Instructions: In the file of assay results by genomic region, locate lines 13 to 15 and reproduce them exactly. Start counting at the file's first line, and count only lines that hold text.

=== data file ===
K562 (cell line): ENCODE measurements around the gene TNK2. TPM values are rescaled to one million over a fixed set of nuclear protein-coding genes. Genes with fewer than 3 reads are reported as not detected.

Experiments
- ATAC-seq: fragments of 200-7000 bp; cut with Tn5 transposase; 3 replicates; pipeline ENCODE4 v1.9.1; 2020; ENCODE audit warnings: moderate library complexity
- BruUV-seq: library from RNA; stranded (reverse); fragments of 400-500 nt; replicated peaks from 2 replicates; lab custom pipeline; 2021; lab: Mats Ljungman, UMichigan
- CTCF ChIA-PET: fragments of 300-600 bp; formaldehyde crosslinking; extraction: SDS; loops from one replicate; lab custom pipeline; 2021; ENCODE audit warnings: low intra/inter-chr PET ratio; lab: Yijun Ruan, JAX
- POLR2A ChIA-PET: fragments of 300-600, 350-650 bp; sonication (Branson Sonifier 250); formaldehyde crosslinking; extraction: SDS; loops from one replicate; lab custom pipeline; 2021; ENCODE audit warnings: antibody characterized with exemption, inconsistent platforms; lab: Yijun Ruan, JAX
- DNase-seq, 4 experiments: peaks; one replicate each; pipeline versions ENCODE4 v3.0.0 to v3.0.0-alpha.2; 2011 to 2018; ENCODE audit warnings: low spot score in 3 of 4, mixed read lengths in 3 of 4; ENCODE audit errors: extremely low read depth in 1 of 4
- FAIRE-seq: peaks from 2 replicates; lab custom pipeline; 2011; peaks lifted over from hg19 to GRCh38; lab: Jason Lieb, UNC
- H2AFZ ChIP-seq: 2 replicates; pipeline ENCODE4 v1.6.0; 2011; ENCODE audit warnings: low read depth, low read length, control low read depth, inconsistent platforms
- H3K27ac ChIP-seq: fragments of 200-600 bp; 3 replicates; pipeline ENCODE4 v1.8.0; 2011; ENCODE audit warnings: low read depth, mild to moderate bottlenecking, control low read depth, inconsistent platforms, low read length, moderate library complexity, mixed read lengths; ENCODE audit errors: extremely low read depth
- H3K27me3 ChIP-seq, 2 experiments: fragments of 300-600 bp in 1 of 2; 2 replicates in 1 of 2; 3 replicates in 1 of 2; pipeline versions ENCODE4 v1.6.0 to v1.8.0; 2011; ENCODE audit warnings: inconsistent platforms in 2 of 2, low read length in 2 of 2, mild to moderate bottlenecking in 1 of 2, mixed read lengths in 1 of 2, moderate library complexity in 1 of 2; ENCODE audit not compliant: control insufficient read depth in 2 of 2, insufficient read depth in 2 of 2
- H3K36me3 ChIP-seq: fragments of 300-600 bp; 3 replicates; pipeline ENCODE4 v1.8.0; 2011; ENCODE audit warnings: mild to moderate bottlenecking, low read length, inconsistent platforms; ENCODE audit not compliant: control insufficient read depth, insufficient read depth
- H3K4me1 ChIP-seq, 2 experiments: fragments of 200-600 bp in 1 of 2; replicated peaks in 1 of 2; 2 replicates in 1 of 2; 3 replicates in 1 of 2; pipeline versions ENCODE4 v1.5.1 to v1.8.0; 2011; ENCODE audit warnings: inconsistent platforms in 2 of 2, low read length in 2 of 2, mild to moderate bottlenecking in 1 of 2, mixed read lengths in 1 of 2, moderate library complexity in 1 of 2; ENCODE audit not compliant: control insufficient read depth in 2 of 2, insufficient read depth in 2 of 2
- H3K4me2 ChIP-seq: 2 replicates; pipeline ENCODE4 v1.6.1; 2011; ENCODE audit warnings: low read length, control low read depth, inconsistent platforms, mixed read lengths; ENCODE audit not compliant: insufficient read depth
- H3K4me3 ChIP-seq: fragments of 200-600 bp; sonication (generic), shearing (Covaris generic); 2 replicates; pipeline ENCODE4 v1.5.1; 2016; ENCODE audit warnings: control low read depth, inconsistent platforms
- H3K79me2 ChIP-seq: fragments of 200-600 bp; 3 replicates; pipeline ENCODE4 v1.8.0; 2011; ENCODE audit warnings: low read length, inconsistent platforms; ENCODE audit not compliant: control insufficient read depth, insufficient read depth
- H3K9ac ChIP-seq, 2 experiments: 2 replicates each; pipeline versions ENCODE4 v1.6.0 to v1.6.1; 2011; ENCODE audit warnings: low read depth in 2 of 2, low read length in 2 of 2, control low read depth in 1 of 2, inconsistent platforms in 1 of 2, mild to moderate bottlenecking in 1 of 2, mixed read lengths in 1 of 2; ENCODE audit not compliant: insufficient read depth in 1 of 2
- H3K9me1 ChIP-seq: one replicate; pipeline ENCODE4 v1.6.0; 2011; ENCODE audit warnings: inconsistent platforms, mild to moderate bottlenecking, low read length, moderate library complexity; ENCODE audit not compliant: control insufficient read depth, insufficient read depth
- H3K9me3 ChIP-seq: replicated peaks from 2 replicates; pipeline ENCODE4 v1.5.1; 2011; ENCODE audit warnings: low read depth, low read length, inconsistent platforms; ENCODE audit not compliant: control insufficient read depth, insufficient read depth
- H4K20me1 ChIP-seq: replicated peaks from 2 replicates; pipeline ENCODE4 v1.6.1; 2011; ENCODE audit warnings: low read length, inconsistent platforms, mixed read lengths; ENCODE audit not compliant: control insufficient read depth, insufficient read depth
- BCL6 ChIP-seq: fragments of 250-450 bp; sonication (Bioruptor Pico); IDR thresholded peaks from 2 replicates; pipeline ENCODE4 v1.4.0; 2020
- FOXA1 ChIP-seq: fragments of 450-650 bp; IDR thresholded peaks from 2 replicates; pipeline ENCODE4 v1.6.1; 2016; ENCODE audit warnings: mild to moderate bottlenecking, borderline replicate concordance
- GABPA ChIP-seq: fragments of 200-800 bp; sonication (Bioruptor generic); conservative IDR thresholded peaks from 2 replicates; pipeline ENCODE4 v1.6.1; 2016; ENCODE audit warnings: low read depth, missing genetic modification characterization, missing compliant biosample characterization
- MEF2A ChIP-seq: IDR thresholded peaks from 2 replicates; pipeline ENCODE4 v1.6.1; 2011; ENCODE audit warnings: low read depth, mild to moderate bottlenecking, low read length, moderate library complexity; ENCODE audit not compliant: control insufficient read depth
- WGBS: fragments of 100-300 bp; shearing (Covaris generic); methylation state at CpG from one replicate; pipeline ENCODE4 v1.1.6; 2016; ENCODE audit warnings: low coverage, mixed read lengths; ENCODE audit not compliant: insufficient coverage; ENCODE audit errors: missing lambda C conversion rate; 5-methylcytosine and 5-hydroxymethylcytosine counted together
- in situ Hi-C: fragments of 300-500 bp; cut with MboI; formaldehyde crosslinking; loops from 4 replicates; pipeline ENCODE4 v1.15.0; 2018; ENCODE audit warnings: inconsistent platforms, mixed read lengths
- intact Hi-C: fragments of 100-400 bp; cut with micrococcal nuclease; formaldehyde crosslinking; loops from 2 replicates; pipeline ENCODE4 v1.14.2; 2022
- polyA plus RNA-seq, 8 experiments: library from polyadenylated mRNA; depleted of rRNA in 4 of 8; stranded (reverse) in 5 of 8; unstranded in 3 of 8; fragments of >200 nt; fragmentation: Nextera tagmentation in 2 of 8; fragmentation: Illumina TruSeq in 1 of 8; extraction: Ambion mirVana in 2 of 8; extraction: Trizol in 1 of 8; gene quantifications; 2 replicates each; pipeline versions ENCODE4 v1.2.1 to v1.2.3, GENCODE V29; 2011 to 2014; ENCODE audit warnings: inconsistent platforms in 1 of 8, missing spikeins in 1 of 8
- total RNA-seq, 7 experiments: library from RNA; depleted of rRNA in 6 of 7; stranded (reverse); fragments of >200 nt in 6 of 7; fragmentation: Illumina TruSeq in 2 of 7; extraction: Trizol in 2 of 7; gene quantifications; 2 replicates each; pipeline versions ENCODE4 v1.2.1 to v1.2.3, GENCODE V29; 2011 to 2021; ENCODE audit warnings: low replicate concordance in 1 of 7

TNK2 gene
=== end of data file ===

- H3K4me1 ChIP-seq, 2 experiments: fragments of 200-600 bp in 1 of 2; replicated peaks in 1 of 2; 2 replicates in 1 of 2; 3 replicates in 1 of 2; pipeline versions ENCODE4 v1.5.1 to v1.8.0; 2011; ENCODE audit warnings: inconsistent platforms in 2 of 2, low read length in 2 of 2, mild to moderate bottlenecking in 1 of 2, mixed read lengths in 1 of 2, moderate library complexity in 1 of 2; ENCODE audit not compliant: control insufficient read depth in 2 of 2, insufficient read depth in 2 of 2
- H3K4me2 ChIP-seq: 2 replicates; pipeline ENCODE4 v1.6.1; 2011; ENCODE audit warnings: low read length, control low read depth, inconsistent platforms, mixed read lengths; ENCODE audit not compliant: insufficient read depth
- H3K4me3 ChIP-seq: fragments of 200-600 bp; sonication (generic), shearing (Covaris generic); 2 replicates; pipeline ENCODE4 v1.5.1; 2016; ENCODE audit warnings: control low read depth, inconsistent platforms